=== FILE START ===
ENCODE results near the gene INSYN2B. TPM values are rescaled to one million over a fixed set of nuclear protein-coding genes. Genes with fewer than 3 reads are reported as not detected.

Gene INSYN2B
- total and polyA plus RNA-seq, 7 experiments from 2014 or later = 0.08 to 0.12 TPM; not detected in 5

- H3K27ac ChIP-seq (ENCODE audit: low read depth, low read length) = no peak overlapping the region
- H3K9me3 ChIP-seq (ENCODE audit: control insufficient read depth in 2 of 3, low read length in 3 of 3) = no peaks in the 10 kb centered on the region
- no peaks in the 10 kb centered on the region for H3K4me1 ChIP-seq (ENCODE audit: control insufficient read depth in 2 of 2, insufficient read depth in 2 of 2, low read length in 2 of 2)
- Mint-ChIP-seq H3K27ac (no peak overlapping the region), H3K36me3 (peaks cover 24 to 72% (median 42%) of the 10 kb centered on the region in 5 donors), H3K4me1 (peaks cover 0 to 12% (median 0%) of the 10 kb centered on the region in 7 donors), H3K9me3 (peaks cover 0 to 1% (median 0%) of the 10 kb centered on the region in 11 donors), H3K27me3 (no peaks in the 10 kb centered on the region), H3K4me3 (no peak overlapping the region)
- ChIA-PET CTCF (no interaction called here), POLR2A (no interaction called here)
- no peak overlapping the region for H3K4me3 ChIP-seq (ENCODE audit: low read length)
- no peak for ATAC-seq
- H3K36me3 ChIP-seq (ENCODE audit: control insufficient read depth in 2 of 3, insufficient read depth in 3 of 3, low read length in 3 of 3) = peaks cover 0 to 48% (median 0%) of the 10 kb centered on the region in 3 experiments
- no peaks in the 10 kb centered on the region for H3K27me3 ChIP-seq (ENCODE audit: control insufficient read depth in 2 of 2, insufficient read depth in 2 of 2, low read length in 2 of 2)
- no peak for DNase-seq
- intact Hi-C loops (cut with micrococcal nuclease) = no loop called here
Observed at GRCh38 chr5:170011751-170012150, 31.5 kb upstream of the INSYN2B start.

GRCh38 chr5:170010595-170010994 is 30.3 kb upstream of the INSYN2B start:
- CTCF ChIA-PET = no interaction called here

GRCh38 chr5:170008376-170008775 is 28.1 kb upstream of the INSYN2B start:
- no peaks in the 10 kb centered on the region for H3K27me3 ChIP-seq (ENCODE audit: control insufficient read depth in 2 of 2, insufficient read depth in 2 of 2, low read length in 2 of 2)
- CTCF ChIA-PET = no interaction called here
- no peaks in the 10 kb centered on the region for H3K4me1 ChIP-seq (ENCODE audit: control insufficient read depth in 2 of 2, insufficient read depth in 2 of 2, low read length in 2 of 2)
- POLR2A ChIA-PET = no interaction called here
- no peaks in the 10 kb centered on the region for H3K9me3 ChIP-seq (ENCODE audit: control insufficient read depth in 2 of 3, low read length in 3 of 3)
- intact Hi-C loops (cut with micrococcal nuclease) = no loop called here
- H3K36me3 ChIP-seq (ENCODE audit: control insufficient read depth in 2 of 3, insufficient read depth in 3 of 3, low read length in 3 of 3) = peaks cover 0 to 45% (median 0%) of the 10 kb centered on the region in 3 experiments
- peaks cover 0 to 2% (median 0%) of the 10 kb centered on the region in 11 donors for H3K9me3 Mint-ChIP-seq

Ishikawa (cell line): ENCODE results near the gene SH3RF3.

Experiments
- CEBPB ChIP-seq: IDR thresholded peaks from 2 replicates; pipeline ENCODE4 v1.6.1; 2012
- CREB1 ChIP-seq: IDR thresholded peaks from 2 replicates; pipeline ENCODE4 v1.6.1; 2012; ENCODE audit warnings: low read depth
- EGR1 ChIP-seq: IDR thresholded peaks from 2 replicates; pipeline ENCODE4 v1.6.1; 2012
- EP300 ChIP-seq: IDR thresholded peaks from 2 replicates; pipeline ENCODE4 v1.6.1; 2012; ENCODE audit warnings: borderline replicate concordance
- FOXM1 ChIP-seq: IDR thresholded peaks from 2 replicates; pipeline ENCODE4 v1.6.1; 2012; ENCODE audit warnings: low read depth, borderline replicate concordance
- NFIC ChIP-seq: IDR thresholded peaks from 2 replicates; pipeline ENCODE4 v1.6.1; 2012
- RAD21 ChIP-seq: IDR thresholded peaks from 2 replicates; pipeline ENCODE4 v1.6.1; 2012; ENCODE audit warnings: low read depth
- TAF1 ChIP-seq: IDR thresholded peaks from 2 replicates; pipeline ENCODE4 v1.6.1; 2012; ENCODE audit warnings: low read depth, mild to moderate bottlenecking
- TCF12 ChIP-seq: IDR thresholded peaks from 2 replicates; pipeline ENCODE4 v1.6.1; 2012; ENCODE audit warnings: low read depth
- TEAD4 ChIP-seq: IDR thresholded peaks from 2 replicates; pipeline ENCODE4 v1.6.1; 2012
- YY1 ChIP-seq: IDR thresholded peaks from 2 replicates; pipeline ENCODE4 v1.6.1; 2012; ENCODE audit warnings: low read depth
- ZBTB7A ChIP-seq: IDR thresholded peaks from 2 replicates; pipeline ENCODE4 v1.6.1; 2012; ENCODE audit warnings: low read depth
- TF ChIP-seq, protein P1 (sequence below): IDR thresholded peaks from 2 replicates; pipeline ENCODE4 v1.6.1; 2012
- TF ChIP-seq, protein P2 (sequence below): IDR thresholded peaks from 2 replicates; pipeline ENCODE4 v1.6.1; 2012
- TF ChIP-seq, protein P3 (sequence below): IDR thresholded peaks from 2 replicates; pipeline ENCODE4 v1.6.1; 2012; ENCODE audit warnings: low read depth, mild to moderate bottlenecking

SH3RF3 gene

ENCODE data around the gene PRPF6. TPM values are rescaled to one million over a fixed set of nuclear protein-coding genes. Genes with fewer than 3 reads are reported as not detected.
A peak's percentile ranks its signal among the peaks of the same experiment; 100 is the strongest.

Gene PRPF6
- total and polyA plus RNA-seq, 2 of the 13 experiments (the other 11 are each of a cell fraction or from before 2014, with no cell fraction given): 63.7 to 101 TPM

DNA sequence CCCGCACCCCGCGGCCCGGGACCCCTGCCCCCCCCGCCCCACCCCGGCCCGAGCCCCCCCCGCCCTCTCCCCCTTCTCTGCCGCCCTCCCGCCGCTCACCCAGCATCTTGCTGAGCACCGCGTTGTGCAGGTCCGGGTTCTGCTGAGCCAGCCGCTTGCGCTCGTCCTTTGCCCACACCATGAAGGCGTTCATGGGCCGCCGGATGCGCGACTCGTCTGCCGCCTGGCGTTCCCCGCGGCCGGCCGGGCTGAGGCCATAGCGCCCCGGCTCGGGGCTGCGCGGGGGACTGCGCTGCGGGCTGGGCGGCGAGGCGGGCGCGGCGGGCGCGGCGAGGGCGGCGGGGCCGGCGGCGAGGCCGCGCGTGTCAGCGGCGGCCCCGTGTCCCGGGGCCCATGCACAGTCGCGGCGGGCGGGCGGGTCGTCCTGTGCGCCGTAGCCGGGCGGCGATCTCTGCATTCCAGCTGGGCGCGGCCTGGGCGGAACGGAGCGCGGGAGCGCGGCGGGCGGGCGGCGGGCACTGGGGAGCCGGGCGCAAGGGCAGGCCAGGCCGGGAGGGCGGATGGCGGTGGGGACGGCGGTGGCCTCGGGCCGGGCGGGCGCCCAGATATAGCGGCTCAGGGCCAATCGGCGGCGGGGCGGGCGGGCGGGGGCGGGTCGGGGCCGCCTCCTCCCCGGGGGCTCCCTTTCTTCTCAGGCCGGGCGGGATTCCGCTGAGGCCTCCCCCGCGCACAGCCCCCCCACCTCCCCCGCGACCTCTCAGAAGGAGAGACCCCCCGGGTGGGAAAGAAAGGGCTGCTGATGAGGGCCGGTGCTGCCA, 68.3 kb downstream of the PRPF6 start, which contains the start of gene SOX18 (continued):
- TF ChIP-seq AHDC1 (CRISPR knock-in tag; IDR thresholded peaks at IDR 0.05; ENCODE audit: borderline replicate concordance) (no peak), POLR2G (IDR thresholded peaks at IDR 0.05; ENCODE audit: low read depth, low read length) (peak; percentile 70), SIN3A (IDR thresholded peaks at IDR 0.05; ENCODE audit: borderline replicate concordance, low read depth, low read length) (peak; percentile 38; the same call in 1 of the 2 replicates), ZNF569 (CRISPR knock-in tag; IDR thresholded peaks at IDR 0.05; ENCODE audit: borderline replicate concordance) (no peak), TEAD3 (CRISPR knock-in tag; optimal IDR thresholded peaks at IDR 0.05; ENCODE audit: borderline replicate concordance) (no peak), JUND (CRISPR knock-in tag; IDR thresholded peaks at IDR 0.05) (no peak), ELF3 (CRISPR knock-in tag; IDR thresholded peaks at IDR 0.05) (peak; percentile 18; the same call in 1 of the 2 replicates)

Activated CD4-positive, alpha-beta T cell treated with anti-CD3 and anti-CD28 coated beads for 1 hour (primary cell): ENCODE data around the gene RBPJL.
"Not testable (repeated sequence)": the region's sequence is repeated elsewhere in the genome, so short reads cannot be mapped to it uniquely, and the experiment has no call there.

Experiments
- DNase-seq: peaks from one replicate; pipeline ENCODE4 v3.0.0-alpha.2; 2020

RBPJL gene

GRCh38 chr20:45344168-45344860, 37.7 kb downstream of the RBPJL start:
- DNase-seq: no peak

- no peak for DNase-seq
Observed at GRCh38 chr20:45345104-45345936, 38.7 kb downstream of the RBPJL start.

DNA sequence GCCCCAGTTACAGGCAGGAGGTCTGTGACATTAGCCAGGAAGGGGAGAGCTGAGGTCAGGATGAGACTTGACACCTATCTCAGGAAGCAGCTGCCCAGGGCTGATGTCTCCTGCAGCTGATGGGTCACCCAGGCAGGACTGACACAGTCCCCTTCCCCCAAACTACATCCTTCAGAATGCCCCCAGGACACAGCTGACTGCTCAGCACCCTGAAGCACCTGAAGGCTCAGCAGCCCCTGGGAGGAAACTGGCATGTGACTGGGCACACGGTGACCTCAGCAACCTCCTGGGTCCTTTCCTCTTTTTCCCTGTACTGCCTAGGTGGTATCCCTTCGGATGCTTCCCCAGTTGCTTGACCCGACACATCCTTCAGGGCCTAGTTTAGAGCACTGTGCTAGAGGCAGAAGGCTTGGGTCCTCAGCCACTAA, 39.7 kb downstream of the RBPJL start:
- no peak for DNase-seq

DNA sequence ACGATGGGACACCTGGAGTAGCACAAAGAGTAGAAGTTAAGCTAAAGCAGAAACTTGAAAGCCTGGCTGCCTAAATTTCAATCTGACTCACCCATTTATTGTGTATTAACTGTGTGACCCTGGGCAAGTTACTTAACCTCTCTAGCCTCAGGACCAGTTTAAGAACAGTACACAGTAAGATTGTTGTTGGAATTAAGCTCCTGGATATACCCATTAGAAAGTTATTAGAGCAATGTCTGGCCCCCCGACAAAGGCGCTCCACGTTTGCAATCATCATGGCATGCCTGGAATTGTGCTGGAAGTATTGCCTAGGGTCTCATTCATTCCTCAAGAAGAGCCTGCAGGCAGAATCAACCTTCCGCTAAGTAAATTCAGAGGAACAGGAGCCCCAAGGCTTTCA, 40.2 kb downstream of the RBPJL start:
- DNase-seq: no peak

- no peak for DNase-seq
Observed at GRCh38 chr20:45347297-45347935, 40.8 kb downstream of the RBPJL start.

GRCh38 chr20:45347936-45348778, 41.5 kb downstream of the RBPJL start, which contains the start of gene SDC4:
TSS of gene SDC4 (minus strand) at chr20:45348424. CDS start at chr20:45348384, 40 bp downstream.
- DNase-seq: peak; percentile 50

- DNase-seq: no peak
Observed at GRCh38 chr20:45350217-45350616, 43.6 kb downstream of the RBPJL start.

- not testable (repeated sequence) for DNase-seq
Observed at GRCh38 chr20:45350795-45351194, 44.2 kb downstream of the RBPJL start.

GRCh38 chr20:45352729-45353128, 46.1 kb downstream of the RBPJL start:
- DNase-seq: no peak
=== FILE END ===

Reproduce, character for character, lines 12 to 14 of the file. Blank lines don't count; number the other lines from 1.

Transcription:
- no peaks in the 10 kb centered on the region for H3K27me3 ChIP-seq (ENCODE audit: control insufficient read depth in 2 of 2, insufficient read depth in 2 of 2, low read length in 2 of 2)
- no peak for DNase-seq
- intact Hi-C loops (cut with micrococcal nuclease) = no loop called here